AASP-MA urges opposition to DOJ consent decree termination proposalBy on
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The Alliance of Automotive Service Providers of Massachusetts has joined other trade groups in calling for the preservation of the 1963 consent decree involving the U.S. Department of Justice and insurance industry.
The DOJ in August proposed terminating the Southern District of New York deal in U.S. v. Association of Casualty and Surety Companies, et al as part of a 2018 initiative to eliminate some of the nearly 1,300 “legacy” antitrust judgments enacted without sunset dates. Starting in 1979, the government’s policy has been to include an automatic end date — usually 10 years — regarding antitrust judgments.
Collision repairers, insurers and other interested parties initially had a deadline of Sept. 2 to provide public comment on the government’s proposal, but the DOJ extended this another 30 days following criticism by Consent Decree supporter U.S. Sen. Richard Blumenthal, D-Conn.
Comments should be directed to JudgmentTerminationComments@usdoj.gov and in the subject line include the case name (U.S. v. Association of Casualty and Surety Companies, et al) and docket number (63 Civ. 3106).
AASP-MA also has created a webpage to help members easily submit a form letter comment: www.aaspma.org/enforce-the-1963-consent-decree.
“The collision industry needs to act fast to tell the DOJ why the 1963 Consent Decree should not be terminated,” AASP-MA wrote in an news release Monday.
AASP-MA also called on the DOJ to “hold a special hearing to revisit the entire issue of the Consent Decree and its effect on the collision repair and insurance industries.”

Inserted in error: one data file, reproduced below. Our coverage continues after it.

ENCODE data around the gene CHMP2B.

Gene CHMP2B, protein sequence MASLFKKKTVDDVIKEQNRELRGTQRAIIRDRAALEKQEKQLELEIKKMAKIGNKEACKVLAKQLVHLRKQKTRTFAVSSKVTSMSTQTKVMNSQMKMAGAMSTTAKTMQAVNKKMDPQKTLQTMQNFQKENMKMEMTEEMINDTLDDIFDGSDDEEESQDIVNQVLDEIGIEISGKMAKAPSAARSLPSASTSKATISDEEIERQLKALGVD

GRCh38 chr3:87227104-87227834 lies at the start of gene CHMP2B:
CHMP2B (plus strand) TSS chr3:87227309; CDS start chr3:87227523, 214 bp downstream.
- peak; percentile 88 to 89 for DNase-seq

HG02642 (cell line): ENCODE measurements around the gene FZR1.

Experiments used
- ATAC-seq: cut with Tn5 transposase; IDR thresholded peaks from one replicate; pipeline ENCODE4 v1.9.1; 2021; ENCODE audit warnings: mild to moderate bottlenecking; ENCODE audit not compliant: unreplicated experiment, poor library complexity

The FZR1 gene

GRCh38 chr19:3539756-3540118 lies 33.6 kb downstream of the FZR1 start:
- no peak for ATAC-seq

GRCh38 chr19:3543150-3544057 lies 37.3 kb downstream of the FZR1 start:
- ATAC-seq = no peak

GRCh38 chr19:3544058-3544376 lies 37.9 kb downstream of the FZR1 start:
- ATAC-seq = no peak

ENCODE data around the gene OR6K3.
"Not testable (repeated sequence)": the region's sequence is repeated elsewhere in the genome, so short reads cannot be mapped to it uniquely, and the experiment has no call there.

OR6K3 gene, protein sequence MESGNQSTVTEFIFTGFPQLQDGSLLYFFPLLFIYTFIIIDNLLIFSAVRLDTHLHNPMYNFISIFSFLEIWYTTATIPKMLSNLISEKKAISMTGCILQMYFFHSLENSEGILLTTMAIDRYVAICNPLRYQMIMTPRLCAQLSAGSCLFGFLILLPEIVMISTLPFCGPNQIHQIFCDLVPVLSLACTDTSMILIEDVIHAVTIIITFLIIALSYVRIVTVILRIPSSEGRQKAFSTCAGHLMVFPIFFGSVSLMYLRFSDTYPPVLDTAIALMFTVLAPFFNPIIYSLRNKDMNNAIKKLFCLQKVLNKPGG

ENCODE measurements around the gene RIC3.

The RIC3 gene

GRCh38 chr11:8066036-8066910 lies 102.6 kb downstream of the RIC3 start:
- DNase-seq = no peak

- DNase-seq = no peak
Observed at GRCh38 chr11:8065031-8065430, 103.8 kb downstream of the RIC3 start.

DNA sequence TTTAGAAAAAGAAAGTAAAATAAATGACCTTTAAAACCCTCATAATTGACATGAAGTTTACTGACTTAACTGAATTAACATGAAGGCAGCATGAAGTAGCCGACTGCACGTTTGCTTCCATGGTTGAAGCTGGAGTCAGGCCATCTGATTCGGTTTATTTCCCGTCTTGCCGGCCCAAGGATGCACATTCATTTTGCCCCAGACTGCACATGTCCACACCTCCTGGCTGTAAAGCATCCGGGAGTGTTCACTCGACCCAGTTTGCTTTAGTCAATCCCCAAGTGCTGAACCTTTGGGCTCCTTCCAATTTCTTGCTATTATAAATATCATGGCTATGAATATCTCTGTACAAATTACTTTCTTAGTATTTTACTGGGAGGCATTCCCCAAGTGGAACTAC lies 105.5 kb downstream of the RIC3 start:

The Society of Collision Repair Specialists said it and state trade groups demonstrated to the DOJ in 2009 that the insurance industry practices addressed by the 1963 decision still were occurring decades later. AASP-MA predecessor Massachusetts Auto Body Association was part of that effort.
SCRS in August said the issues continued a decade later in 2019, and the AASP-MA on Monday called the consent decree more relevant than ever.
“The 1963 Consent Decree is a critical document that our industry cannot afford to lose,” AASP-MA Executive Director Evangelos “Lucky” Papageorg said in a statement. “On the contrary, true enforcement and acknowledgement of the Decree is more important than ever. Steering and other common insurer practices put the consumer at great risk of an improper repair that fails in a subsequent collision. With the increasing threat of liability in our industry, professional auto body facilities cannot continue to be pressured or coerced to do things that are only designed to save the auto insurance industry money and give it control over critical steps in the repair process.”
AASP-MA said the end of the decree would mean a “devastating effect” on the public as well as collision repairers.
According to an I-CAN copy of the 1963 complaint settled by the decree, insurers were alleged to have since about 1947 “engaged in a combination and conspiracy in unreasonable restraint of the aforesaid trade and commerce in the adjustment and settlement of automobile property insurance claims, the automobile material damage appraisal business and the automobile damage repair business, in violation of Sections 1 and 3 of the Sherman Act. …
“The aforesaid combination and conspiracy has consisted of a continuing agreement and concert of action among the defendants and co-conspirators to eliminate competition among member companies in the adjustment and settlement of automobile property insurance claims, among appraisers and among repair shops, in order to control and depress automobile material damage repair costs through boycott, coercion and intimidation of repair shops.”
Under the terms of the 1963 settlement, no wrongdoing was acknowledged by the signatory insurance trade groups nor alleged by the DOJ.